This group, along with other explorers, is ready to head out to the canyons. Look for daily updates and feel free to send along any questions you might have.

Have Kids? Need Nature!

June 15, 2017

Child looking at snail. Photo: Juan A. Pons.

Mother’s Day got me thinking … about all the things mothers (and other care-givers) do for their children and about the even longer list of all the things we’re told we should be doing.  While that list of things we should or shouldn’t do is incredibly long, it’s our job to figure out what matters the most and how to make it happen.

As an early childhood environmental educator, a top priority of mine is getting my child outside as much as possible.  I also realize that some parents don’t have the experiences or resources I do for making this happen.  The goal of this and future blog posts will be to share my experiences, both successful, and not, so that we can learn together about outdoor parenting.

If you haven’t already read about the benefits of children spending time outside, here are a few links to get you started:

We really need a movement to “Take a Child Outside Every Day,” or at least to “Take a Child Outside Once a Week,” however the logistics of coordinating partners worldwide for daily or weekly activities are daunting.  With this in mind, the NC Museum of Natural Sciences focuses on getting parents, from September 24-30 annually, to simply “Take a Child Outside.” By facilitating outdoor time for one week, we hope to give adults ideas, resources, and support to initiate ongoing outdoor experiences.  I’ll be extending the Museum’s support by sharing my experiences and ideas as well as answering your questions year-round.  Look for future posts from me and feel free to contact me with your concerns and questions via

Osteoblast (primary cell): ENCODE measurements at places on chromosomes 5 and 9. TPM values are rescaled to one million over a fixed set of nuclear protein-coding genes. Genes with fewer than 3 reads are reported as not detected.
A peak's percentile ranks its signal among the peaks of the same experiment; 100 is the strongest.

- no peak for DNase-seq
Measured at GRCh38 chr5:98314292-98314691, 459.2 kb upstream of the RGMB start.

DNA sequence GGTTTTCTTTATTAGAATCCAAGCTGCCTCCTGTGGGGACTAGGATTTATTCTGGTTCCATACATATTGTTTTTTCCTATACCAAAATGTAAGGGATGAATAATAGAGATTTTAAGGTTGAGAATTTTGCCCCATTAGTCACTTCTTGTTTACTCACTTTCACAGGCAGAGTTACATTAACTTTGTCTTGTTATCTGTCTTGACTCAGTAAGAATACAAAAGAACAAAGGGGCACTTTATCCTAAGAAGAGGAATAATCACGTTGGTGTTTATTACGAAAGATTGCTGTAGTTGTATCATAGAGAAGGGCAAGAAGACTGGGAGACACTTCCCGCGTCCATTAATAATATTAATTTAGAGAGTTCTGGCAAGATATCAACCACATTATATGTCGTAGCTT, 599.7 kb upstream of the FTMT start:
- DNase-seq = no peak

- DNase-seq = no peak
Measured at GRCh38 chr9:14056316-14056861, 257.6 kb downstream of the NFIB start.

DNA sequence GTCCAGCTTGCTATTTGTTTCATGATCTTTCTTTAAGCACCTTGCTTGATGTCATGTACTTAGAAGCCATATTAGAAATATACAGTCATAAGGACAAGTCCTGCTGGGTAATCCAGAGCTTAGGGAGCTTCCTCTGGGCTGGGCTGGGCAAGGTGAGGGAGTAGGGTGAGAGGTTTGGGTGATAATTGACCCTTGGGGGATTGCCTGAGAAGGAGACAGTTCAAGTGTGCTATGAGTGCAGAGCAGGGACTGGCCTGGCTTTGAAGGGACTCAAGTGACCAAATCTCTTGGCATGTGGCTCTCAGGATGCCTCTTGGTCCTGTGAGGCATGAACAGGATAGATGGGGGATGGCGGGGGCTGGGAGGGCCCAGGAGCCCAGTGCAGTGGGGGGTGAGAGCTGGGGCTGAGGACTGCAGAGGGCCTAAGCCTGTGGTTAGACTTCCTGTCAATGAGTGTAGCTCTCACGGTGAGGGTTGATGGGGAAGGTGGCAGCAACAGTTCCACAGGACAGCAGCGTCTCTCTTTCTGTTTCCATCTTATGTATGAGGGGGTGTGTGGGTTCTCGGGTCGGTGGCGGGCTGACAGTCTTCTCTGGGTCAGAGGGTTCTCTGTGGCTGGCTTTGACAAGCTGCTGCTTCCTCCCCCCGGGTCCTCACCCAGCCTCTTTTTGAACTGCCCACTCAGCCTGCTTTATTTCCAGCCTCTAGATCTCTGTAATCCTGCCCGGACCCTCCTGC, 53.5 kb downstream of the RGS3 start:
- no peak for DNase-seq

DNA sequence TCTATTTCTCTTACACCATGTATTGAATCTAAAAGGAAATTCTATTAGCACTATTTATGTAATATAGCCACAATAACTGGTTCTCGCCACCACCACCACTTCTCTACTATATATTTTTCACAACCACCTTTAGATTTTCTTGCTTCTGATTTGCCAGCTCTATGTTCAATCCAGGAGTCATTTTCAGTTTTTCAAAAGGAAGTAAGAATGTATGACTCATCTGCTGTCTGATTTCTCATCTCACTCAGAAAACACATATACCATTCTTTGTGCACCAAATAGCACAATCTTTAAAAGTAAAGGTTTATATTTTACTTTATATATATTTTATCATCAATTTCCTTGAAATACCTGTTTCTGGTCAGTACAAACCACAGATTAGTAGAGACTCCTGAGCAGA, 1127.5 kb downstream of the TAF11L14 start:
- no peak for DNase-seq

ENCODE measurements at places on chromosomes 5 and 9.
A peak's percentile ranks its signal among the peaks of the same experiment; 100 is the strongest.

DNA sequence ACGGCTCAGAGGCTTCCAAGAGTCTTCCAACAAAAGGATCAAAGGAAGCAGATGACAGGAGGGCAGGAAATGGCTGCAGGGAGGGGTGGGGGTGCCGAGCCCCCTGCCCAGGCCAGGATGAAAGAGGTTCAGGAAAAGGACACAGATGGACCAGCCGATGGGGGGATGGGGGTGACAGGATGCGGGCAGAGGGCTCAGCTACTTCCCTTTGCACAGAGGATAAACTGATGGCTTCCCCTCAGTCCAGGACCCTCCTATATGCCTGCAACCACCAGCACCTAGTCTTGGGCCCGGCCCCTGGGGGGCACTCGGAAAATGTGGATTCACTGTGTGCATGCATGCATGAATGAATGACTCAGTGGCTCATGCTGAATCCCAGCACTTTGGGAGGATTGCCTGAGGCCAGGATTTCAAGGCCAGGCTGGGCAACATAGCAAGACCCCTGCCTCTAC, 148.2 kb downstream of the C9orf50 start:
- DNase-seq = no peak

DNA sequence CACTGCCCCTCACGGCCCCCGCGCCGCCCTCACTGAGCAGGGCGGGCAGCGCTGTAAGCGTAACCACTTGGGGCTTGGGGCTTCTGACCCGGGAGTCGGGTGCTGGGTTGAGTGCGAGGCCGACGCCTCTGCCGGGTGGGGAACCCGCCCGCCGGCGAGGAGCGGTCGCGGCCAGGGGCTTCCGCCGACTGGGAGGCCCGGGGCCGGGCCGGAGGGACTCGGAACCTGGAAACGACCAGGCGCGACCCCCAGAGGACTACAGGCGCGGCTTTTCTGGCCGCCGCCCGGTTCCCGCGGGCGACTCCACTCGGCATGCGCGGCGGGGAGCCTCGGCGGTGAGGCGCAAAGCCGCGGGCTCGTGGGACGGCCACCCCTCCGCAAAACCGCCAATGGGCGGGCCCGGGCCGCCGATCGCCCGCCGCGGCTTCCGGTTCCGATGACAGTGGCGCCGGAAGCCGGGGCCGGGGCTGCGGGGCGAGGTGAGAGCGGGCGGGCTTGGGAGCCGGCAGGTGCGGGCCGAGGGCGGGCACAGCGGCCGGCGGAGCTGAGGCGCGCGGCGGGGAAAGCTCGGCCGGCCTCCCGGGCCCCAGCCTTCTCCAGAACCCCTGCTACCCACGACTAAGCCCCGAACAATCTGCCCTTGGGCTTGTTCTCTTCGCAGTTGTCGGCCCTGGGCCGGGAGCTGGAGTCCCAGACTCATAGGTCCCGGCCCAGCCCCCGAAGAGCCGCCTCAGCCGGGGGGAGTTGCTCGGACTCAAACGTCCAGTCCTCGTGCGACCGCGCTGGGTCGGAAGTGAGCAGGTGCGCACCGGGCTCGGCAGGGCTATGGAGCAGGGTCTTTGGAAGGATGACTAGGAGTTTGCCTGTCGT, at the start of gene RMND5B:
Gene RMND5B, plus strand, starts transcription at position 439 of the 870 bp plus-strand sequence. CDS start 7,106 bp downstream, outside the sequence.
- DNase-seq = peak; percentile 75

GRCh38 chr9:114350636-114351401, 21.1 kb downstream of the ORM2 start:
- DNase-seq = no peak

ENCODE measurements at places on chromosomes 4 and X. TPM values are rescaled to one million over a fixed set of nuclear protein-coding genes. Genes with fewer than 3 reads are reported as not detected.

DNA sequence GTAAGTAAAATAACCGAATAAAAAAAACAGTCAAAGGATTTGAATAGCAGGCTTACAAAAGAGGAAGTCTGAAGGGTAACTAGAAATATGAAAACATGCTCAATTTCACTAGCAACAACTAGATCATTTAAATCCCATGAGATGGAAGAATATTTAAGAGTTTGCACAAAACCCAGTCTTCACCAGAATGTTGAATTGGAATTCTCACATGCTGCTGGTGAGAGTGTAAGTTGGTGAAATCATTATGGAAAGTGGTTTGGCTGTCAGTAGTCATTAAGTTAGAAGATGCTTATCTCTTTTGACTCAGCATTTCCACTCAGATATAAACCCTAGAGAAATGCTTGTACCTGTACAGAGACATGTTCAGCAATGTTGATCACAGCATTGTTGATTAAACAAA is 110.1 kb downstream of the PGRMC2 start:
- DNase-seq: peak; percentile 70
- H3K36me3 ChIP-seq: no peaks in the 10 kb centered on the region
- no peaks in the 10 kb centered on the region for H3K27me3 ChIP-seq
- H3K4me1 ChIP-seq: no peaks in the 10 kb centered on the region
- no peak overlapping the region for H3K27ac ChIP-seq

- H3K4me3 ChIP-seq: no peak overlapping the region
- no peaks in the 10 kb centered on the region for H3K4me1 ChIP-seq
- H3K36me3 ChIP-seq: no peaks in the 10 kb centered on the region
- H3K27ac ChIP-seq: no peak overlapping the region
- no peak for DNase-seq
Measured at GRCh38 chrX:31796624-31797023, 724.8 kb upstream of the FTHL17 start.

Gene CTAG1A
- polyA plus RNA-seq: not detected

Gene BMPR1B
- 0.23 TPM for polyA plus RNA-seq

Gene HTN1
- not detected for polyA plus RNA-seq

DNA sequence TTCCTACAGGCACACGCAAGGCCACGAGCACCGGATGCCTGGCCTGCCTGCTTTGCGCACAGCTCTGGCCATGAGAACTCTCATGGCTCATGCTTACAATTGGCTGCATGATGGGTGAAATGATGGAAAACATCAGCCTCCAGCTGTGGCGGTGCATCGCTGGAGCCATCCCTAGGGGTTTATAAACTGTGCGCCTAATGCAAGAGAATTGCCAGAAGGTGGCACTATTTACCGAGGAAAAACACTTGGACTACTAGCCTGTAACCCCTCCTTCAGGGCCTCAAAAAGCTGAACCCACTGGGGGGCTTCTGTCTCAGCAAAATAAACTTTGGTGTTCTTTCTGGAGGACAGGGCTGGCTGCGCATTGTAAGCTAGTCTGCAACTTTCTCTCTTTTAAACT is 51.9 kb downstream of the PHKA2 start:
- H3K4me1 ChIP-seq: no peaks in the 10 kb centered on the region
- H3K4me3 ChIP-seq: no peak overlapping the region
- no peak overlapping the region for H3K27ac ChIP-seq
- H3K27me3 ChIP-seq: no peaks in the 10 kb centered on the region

Your partner in getting kids outside,

Beth Cranford

Beth is often found at the Museum teaching with live animals or reading stories in the Windows on the World theater.  While she has experience teaching all ages both inside and outdoors, she is new to parenting and learning new things every day from her son.

Secrets of the Swamp Junior Curator Trip

May 2, 2017

During spring break 2017, eight Junior Curators from NCMNS, along with leaders Melissa and Megan, embarked on a four-day trip into the swamps of the Roanoke River. After departing on Sunday, we canoed about 6 miles to the first platform, Barred Owl Roost, which was situated in the middle of a stunning cypress swamp with no land to be found anywhere near the platform. We managed to catch a crappie fish that first day, and also reflected on the beautiful scenery by writing poems inspired by our favorite parts of the swamp. That night, we discovered that Barred Owl Roost was aptly named, because we could hardly sleep for the raucous calls of the barred owls (or swamp monkeys, as we affectionately called them) all around the platform.